According to the Pew Research Center, there are three distinct revolutions occurring in technology: broadband access, mobile connectivity and social networking. In particular, the internet and cell phones are profoundly changing the world of financial services and securitized markets. Innovations in financial technology, or FinTech, are affecting how and where banks deliver services – and consumers conduct their business.
Investment officers Lena Harhaj, CFA®, and Mathew Kennedy discuss their take on the financial technology (FinTech) evolution in the United States — and its impact on the financial sector and the securitized market.
Q: How would you characterize the FinTech market landscape compared to 5 or 10 years ago?
Matthew: Ten years ago, the market was in its infancy and in the last few years has transitioned into a complementary partner for various financial subsectors. Upstarts have changed their thinking. Before, there was somewhat of a sense from FinTechs that they could displace an incumbent, whereas today, it is much more of a symbiotic relationship. Now and going forward, we expect to see FinTechs and banks working closer together to improve the client experience.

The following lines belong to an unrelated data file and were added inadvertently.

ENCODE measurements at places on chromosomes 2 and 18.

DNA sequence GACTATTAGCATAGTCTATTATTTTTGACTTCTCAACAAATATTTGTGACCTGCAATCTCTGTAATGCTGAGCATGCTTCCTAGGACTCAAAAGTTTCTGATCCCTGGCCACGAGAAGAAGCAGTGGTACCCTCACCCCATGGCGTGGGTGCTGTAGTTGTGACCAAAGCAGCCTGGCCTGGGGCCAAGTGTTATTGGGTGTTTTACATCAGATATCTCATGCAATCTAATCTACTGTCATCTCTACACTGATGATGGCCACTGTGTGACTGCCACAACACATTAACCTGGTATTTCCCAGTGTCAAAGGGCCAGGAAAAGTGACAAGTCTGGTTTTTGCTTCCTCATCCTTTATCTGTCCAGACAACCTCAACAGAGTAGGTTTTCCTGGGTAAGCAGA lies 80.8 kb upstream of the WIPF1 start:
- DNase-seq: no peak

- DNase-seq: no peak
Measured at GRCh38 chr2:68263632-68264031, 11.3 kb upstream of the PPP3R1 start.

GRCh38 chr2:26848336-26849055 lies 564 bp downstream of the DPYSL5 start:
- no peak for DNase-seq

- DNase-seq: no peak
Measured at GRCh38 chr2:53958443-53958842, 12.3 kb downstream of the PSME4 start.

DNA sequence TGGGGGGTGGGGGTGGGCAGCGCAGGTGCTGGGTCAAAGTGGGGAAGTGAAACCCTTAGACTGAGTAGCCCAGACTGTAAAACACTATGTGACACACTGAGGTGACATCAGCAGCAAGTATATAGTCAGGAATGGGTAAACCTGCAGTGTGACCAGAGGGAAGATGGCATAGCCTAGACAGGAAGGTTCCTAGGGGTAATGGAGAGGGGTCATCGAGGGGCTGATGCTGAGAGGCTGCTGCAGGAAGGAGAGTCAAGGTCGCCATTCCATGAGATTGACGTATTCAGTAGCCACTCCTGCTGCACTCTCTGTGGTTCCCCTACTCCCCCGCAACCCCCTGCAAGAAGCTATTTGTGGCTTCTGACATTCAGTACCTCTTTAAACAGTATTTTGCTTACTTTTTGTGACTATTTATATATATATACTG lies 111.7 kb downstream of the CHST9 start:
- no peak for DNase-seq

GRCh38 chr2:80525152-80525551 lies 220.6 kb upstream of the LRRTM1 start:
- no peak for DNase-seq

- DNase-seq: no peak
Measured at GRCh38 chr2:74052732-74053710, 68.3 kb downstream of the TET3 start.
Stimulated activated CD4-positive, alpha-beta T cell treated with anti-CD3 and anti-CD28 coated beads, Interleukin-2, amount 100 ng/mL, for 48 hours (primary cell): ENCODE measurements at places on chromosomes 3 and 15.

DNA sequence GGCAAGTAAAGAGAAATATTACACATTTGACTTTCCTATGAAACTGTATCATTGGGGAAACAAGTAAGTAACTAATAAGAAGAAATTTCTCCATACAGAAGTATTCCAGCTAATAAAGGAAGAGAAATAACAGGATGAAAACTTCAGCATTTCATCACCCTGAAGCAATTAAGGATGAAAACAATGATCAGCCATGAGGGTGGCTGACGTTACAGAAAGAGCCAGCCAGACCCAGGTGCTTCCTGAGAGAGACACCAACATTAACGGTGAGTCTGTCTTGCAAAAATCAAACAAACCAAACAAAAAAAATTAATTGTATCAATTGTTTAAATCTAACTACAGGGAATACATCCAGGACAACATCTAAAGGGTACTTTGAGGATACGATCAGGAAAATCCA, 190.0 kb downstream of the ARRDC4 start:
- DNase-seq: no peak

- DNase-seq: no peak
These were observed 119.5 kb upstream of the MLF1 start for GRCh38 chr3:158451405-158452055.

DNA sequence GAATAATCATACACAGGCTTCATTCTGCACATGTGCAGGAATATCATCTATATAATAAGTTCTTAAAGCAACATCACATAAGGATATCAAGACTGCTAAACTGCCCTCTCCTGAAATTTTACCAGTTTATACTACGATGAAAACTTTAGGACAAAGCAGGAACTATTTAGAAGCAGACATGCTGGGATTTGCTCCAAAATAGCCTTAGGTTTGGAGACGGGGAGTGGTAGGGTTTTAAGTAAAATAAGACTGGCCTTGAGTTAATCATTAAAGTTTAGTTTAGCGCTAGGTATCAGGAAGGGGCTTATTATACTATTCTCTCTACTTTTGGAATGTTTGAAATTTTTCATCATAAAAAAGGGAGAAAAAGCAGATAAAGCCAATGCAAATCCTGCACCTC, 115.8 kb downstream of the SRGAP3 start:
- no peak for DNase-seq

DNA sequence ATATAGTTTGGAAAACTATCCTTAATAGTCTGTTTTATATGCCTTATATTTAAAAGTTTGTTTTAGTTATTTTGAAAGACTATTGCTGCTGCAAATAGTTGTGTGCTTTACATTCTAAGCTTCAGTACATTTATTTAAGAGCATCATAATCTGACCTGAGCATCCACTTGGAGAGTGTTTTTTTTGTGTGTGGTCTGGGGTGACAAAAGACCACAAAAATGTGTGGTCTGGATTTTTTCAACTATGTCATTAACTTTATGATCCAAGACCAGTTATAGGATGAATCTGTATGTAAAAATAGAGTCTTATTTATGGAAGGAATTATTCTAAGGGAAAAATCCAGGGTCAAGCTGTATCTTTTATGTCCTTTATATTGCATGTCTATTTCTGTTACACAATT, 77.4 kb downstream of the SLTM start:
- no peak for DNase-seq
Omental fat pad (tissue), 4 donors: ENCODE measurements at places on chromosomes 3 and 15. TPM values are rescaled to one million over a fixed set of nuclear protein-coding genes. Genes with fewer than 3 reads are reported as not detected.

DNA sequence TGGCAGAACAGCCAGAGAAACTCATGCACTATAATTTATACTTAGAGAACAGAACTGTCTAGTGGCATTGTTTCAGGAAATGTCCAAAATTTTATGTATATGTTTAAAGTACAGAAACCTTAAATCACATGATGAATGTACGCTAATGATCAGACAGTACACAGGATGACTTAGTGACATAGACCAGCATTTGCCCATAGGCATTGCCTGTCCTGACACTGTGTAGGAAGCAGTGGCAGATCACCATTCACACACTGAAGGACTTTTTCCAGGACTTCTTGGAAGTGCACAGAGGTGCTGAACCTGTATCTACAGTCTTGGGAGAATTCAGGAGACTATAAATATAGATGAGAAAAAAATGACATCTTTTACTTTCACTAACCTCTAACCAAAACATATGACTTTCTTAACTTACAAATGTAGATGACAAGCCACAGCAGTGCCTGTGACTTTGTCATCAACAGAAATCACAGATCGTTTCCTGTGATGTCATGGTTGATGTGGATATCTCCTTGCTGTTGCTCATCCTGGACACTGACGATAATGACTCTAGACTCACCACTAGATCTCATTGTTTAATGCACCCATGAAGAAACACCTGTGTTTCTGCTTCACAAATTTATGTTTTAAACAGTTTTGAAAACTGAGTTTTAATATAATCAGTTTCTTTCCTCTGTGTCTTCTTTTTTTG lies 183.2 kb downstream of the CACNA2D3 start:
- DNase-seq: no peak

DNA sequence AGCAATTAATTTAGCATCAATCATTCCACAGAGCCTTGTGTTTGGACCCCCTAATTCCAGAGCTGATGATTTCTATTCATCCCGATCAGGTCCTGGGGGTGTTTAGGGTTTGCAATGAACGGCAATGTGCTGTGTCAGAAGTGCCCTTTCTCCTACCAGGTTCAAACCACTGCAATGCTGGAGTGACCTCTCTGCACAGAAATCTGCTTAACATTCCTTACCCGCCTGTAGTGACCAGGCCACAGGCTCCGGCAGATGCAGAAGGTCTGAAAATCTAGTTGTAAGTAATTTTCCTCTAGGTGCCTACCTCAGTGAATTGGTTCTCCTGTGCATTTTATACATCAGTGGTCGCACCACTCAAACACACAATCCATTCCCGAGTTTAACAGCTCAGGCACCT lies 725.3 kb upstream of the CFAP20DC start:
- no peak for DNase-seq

As a result of these two dynamics, we have seen companies bring their product to market and gain adoption easier and faster than ever. The FinTech market is likely to only get stronger, as innovation and bank resources continue to strengthen their co-existence.
Lena: We didn’t see FinTechs issuing in the securitized market 10 years ago. This was just after the financial crisis and consumer borrowing had slowed significantly, not only due to their impaired credit, but also because of the banks’ unwillingness to lend to them. This created the perfect opportunity for FinTech companies, such as LendingClub® and SoFi®, to disrupt the traditional banking sector by opening up credit to consumers again.
Soon after, we started seeing the securitization on the Asset-Backed Security platforms from those issuers as well. The sector is still relatively small today. It is estimated that FinTech companies capture roughly one-third of the $120 billion personal loan market share, up from less than 1 percent 10 years ago, when the market was approximately $70 billion, and only a portion of that is securitized.